A mechanical system is being developed which will deliver sheep to shearers, eliminating the catch and drag from the pen.
This minimises the chance of injury to the shearer and the sheep whilst also maximising productivity with significantly reduced handling times.
AWI Chairman Jock Laurie said it was a great opportunity for woolgrowers to see where their wool levies have been invested.
The unit prototype was on show at a demonstration day at Conargo in southern NSW.
"Shearing is the number one issue that woolgrowers talk to me about, and something I am familiar with as a grower myself," Mr Laurie said.
"It is critically important to get this sorted as quickly as we can.
"Every woolgrower's operation and setup are different, but what we managed to do at the demonstration day was showcase in one venue a range of options for growers to see what could fit into their own business."
Mr Laurie said feedback on the day indicated graziers and farmers in attendance were "encouraged" by what was on-show.
Past-AWI CEO Stuart McCulloch spoke about the innovation last year, when he said the unit would eliminate the time and energy shearers spend walking to the pen, catching the sheep and dragging to the stand.
"These negative impacts of the catch and drag are the motivation behind a new AWI project that is developing an alternative system in which sheep are delivered from a race directly to the shearer," Mr McCullough said.
The design aims to improve efficiency and safety for workers, enable quality wool preparation and provide minimal risk to the welfare of livestock.
Importantly, it is compatible with existing equipment, harvesting systems and skill sets.
The project is the brainchild of AWI's Stephen Feighan and SCAA Training's Glenn Haynes and is progressing well under the guidance of a number of highly experienced AWI Shearer Trainers including Shannon Warnest, Paul Oster and Wayne Hosie.
The design focuses on a "modular" concept in which portable singular shearing stands can be joined together to make a multi-stand shearing platform, which can be stored away after use.
Added design elements will allow for straight board or U-shape configuration.
Former world champion shearer Shannon Warnest, who initially came up with the tilting delivery unit concept, said everyone involved in the project was thrilled with the results.
"We've also made sure to get feedback from a number of other practical, experienced shearers and some growers who are looking to upgrade their sheds," Mr Warnest said.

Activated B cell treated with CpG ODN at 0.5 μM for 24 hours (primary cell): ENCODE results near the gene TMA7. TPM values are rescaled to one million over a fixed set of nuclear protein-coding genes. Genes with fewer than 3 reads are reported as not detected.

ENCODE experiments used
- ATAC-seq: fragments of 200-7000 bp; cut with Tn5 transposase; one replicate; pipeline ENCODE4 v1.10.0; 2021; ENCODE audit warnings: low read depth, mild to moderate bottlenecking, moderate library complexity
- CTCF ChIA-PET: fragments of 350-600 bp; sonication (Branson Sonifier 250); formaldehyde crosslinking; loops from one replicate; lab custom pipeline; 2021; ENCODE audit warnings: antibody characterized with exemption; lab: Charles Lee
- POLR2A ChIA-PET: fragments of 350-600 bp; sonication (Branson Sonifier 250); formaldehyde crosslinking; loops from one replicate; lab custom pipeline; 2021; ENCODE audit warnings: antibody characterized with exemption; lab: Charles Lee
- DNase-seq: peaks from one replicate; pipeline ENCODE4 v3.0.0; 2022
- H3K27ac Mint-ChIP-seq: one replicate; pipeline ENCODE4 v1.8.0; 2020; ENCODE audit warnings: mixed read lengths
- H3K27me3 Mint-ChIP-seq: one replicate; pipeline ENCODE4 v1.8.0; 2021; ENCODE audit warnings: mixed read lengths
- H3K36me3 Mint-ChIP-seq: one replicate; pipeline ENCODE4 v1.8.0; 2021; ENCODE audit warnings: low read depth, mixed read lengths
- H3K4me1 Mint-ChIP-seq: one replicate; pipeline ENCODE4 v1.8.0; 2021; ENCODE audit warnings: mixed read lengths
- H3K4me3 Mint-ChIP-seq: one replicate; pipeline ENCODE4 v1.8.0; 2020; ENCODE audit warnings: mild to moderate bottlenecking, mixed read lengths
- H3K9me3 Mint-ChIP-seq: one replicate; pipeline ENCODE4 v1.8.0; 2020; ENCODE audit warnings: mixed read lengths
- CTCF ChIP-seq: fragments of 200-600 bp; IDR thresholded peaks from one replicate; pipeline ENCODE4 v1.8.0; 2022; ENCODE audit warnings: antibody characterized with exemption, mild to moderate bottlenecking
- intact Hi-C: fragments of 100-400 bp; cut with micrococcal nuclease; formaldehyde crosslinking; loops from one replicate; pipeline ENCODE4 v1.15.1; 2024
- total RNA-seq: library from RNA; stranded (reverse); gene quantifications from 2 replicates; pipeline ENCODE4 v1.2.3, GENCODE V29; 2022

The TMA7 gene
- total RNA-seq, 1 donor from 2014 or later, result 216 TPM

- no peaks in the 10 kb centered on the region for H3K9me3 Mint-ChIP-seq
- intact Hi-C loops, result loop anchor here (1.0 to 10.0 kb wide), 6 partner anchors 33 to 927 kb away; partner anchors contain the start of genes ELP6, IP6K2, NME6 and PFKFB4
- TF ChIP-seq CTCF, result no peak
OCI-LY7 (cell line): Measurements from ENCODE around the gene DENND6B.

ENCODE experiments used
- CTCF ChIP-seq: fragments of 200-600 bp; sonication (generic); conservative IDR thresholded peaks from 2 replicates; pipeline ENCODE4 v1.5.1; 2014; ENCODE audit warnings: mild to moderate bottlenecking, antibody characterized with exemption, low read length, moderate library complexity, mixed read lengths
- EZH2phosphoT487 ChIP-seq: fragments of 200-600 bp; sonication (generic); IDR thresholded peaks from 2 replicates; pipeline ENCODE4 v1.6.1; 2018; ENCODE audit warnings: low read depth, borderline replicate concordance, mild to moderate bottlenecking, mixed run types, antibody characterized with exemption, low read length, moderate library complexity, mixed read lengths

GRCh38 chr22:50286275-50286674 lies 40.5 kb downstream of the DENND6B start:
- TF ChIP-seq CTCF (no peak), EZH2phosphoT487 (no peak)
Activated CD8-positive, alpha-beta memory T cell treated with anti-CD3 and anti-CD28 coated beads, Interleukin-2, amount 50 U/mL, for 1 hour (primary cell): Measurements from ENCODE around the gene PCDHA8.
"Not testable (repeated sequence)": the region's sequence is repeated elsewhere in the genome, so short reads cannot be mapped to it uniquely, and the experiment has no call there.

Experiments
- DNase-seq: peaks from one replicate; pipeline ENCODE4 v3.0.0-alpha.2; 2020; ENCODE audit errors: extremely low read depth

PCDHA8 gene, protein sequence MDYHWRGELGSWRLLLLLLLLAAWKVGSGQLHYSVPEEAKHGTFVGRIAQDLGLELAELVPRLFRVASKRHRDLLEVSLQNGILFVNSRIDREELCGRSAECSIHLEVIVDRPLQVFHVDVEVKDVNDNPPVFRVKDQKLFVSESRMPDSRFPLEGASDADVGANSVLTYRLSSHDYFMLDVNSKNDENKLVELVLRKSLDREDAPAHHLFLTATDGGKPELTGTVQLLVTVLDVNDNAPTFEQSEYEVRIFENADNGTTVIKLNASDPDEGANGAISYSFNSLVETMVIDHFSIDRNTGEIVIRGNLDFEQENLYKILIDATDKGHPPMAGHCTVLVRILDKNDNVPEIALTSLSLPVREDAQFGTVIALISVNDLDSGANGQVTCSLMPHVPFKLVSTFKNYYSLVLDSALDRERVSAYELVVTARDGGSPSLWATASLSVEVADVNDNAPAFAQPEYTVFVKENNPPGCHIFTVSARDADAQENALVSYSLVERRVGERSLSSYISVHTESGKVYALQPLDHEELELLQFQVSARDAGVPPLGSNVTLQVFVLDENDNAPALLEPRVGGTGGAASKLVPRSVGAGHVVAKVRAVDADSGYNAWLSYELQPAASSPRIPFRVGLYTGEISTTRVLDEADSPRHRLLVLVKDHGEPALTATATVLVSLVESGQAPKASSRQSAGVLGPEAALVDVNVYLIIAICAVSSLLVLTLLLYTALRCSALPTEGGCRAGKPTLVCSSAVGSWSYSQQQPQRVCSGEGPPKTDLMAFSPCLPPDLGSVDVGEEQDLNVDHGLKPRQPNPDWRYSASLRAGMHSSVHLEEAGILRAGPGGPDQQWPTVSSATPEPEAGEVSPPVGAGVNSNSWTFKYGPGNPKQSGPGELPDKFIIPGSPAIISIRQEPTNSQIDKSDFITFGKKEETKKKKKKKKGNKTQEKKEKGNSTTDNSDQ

"We've had a few people shaking their head when they first see it - but not for long."
The design incorporates a pneumatically powered race section on which the sheep is delivered to the shearer, removing the catch and drag from a pen.
Each modular unit will hold three sheep in a race at the back of the unit.
A dummy pen is fitted onto the end of the race to assist with the flow of the sheep.
When the shearer is ready for a sheep to be delivered, he/she presses a button and the section containing a sheep clamps the sheep securely and slides out onto the board towards the shearer.
The section then tilts the sheep into a position suitable for the shearer to then hold the animal.
The sheep is then mechanically released and slides the short distance to the shearing platform, at an angle suitable for the shearer to start shearing straight away.
Unlike upright shearing units, the shearer does not have to learn any new shearing technique or blow patterns with this system.
Once shorn, an angled shoot allows for simple release of the shorn sheep underneath the race - again without significant dragging or twisting.
By minimising the catch and drag, it is estimated that the system could save the typical shearer approximately 10 to 20 seconds per sheep, which on average could add up to about three-quarters of an hour each day.
Each modular one-stand unit will be able to be connected to other one-stand units to make a multi-stand shearing platform, the size of which depends on the number of shearing stands required.
Initial cost modelling shows the individual units to be available to growers for approximately $18,000, which would be a very attractive option when fitting out a shearing shed.
This has the potential to be reduced further with broader uptake from manufacturers.
Being easily portable, the modular units can be transported to other sheds, be that on the same or other properties.
They could be used in any multi-purpose machinery shed and can be relocated with a forklift when not in use.
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